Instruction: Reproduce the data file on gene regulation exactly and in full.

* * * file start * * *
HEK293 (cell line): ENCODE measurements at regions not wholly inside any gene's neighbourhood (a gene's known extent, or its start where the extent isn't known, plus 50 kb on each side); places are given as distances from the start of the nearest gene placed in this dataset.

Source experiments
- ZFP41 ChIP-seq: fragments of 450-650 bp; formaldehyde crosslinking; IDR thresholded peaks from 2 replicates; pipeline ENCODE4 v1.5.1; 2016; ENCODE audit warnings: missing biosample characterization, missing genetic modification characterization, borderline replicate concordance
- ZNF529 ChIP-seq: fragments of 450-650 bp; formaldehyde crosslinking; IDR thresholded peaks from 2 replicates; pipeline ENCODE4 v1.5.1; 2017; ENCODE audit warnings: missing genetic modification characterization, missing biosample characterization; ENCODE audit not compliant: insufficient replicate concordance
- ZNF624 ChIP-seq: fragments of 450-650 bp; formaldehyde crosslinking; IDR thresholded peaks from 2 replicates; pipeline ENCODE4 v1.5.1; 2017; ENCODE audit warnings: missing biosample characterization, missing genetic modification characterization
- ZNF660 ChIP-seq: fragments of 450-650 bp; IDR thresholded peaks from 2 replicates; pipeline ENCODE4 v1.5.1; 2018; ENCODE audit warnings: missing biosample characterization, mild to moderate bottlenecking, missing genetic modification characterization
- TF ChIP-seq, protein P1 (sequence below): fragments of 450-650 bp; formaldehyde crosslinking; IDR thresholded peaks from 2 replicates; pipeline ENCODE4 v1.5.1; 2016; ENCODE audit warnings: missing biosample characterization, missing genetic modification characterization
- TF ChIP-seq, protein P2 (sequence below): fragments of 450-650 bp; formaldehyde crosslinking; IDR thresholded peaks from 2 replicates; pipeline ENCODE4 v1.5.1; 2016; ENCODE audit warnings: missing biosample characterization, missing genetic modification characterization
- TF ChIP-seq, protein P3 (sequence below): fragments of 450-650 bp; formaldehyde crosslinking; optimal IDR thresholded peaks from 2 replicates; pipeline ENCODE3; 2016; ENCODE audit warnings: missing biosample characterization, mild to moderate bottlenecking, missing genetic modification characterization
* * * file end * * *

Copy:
HEK293 (cell line): ENCODE measurements at regions not wholly inside any gene's neighbourhood (a gene's known extent, or its start where the extent isn't known, plus 50 kb on each side); places are given as distances from the start of the nearest gene placed in this dataset.

Source experiments
- ZFP41 ChIP-seq: fragments of 450-650 bp; formaldehyde crosslinking; IDR thresholded peaks from 2 replicates; pipeline ENCODE4 v1.5.1; 2016; ENCODE audit warnings: missing biosample characterization, missing genetic modification characterization, borderline replicate concordance
- ZNF529 ChIP-seq: fragments of 450-650 bp; formaldehyde crosslinking; IDR thresholded peaks from 2 replicates; pipeline ENCODE4 v1.5.1; 2017; ENCODE audit warnings: missing genetic modification characterization, missing biosample characterization; ENCODE audit not compliant: insufficient replicate concordance
- ZNF624 ChIP-seq: fragments of 450-650 bp; formaldehyde crosslinking; IDR thresholded peaks from 2 replicates; pipeline ENCODE4 v1.5.1; 2017; ENCODE audit warnings: missing biosample characterization, missing genetic modification characterization
- ZNF660 ChIP-seq: fragments of 450-650 bp; IDR thresholded peaks from 2 replicates; pipeline ENCODE4 v1.5.1; 2018; ENCODE audit warnings: missing biosample characterization, mild to moderate bottlenecking, missing genetic modification characterization
- TF ChIP-seq, protein P1 (sequence below): fragments of 450-650 bp; formaldehyde crosslinking; IDR thresholded peaks from 2 replicates; pipeline ENCODE4 v1.5.1; 2016; ENCODE audit warnings: missing biosample characterization, missing genetic modification characterization
- TF ChIP-seq, protein P2 (sequence below): fragments of 450-650 bp; formaldehyde crosslinking; IDR thresholded peaks from 2 replicates; pipeline ENCODE4 v1.5.1; 2016; ENCODE audit warnings: missing biosample characterization, missing genetic modification characterization
- TF ChIP-seq, protein P3 (sequence below): fragments of 450-650 bp; formaldehyde crosslinking; optimal IDR thresholded peaks from 2 replicates; pipeline ENCODE3; 2016; ENCODE audit warnings: missing biosample characterization, mild to moderate bottlenecking, missing genetic modification characterization